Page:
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Headmaster’s Blog – 5 November 2014 – Remember, remember our war dead

November 5, 2014

As Guy Fawkes’ Day comes round again we shall be celebrating (if we remember at all amongst the fireworks, bonfires and burgers) the capture of a 17th century terrorist and the protection of Crown and Parliament.  Important as this commemoration is, our focus this year will naturally be on a crucial anniversary in the following week – Remembrance Day on November 11th, the 100th year since the outbreak of the so-called Great War. This is certainly the one to ‘remember, remember’ this year.

Here at Ballard with our strong family ethos, following the painstaking researches of one of our ‘old boys’, Ian Broadway areidlowres34(from Edinburgh House days), we now have a detailed record of the 60 young men who gave their lives in defence of their country. The school started in 1895 as the Royal Naval School at Lee-on-Solent and, not surprisingly, the first casualty occurred at sea in 1905. Through the generations – and several school amalgamations – we have been able to piece together the stories of these young men who fought across all the major theatres of 20th century war and up to Afghanistan in 2008. We have twelve men who lost their lives at sea (including in a torpedoed ship and another in a vessel sliced in half by accident) to twelve others who were fatalities in the air (and sadly three of these learning to fly). Men fell at the key battles in northern France (such as Ypres and the Somme) and died in Montgomery’s campaigns in North Africa. Some were casualties in outposts of Empire (Burma, Malaya, Palestine) and one was assassinated in a train enroute from Shimla to Delhi by Indian nationalists! Another story is of an air ace who survived a crash into France in 1944, met up with the Resistance, joined some American airmen, survived on killing wild rabbits and was then rescued by some Canadians before re-joining his squadron only to be killed in 1951 in a flying race for his squadron. The youngest of our ‘fallen’ to lose his life was 18 and the oldest 56 but the vast majority were in their 20s.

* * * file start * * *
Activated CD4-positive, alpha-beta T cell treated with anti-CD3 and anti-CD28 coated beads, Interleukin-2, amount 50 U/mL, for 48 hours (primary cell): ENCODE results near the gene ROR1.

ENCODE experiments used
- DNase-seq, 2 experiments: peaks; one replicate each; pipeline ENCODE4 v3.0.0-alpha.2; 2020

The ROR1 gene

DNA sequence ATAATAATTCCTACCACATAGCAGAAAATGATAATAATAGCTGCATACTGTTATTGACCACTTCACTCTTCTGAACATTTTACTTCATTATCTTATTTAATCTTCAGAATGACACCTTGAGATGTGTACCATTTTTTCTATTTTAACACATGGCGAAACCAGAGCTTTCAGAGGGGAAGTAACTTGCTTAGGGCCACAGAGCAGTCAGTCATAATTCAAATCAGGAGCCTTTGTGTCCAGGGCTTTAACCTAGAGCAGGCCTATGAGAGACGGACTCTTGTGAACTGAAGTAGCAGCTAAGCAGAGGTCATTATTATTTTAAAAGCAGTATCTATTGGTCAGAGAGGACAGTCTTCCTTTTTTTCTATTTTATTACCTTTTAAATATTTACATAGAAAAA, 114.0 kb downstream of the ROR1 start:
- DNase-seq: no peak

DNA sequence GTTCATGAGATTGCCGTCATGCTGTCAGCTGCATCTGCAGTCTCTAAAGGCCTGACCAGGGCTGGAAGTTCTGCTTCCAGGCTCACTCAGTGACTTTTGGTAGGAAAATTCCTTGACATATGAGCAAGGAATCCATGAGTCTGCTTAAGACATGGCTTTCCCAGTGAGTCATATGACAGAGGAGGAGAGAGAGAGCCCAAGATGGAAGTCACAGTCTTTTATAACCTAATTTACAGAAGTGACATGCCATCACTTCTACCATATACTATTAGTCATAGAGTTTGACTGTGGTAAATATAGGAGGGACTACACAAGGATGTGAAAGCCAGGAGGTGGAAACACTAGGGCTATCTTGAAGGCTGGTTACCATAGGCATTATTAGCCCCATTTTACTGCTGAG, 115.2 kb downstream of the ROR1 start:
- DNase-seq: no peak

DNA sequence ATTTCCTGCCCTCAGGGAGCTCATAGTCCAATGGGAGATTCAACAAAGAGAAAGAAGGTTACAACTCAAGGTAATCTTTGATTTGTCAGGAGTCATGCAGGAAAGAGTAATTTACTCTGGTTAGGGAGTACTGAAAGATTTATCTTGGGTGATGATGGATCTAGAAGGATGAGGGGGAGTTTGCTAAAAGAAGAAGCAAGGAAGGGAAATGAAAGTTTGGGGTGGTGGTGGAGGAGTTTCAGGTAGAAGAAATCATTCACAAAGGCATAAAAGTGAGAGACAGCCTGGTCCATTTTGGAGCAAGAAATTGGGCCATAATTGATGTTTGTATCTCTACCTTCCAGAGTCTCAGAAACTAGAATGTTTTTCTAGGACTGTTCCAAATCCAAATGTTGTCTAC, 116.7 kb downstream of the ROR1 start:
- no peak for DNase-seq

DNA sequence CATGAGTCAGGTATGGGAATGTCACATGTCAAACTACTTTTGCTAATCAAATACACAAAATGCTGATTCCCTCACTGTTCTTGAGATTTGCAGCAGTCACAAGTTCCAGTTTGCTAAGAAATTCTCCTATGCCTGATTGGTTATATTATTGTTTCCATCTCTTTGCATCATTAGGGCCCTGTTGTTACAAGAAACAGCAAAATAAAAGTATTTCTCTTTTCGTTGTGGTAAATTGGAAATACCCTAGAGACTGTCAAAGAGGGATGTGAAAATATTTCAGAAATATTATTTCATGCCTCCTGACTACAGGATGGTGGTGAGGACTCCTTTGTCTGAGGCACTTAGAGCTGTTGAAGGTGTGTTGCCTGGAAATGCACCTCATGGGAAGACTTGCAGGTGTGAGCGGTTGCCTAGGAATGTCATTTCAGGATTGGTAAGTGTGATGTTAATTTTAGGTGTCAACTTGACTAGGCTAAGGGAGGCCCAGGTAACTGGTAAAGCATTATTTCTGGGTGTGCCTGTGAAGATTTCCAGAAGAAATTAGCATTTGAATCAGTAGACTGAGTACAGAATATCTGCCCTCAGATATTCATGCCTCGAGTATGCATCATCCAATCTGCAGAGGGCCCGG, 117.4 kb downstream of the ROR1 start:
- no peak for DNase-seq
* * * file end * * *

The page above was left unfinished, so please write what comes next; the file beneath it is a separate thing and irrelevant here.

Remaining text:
It can be all too easy to lose perspective in the numbers who died fighting and so, by focusing on some of our own war deaths in the displays at school and at our remembrance service, we hope to bring a personal and poignant emphasis.

Alastair Reid (Headmaster)

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